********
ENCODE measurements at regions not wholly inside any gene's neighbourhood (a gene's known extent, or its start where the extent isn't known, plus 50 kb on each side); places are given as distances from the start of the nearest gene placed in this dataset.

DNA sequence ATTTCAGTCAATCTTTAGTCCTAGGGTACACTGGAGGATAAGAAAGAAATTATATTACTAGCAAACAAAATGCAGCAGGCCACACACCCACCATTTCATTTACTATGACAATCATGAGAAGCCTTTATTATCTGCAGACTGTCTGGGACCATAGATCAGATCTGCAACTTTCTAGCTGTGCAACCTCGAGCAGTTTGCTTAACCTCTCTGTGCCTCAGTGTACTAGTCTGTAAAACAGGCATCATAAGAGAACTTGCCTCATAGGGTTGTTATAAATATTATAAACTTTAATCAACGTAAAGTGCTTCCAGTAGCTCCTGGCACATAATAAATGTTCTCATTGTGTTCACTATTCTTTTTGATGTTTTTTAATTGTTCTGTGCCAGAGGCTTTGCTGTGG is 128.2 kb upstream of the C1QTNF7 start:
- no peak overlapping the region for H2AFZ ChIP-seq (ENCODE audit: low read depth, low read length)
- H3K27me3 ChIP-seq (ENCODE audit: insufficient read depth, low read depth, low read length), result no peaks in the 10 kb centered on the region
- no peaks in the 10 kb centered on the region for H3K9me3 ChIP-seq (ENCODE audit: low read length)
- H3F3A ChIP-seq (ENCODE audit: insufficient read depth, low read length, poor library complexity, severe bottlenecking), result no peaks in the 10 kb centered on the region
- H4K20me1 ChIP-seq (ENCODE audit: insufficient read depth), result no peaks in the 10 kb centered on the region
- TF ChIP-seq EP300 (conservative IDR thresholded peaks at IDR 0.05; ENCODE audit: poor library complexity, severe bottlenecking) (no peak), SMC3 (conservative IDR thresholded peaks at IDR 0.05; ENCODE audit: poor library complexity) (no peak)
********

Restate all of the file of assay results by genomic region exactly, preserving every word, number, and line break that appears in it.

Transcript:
ENCODE measurements at regions not wholly inside any gene's neighbourhood (a gene's known extent, or its start where the extent isn't known, plus 50 kb on each side); places are given as distances from the start of the nearest gene placed in this dataset.

DNA sequence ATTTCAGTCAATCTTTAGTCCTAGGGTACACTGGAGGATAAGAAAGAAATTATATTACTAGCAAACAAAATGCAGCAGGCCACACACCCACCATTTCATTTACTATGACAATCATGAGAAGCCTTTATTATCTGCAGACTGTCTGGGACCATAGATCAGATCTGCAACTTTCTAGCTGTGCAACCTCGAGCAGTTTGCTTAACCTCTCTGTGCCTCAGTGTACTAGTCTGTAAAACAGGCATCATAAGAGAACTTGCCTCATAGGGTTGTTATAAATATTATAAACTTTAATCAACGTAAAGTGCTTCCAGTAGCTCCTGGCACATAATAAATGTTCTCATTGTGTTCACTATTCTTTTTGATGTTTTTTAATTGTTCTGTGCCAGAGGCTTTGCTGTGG is 128.2 kb upstream of the C1QTNF7 start:
- no peak overlapping the region for H2AFZ ChIP-seq (ENCODE audit: low read depth, low read length)
- H3K27me3 ChIP-seq (ENCODE audit: insufficient read depth, low read depth, low read length), result no peaks in the 10 kb centered on the region
- no peaks in the 10 kb centered on the region for H3K9me3 ChIP-seq (ENCODE audit: low read length)
- H3F3A ChIP-seq (ENCODE audit: insufficient read depth, low read length, poor library complexity, severe bottlenecking), result no peaks in the 10 kb centered on the region
- H4K20me1 ChIP-seq (ENCODE audit: insufficient read depth), result no peaks in the 10 kb centered on the region
- TF ChIP-seq EP300 (conservative IDR thresholded peaks at IDR 0.05; ENCODE audit: poor library complexity, severe bottlenecking) (no peak), SMC3 (conservative IDR thresholded peaks at IDR 0.05; ENCODE audit: poor library complexity) (no peak)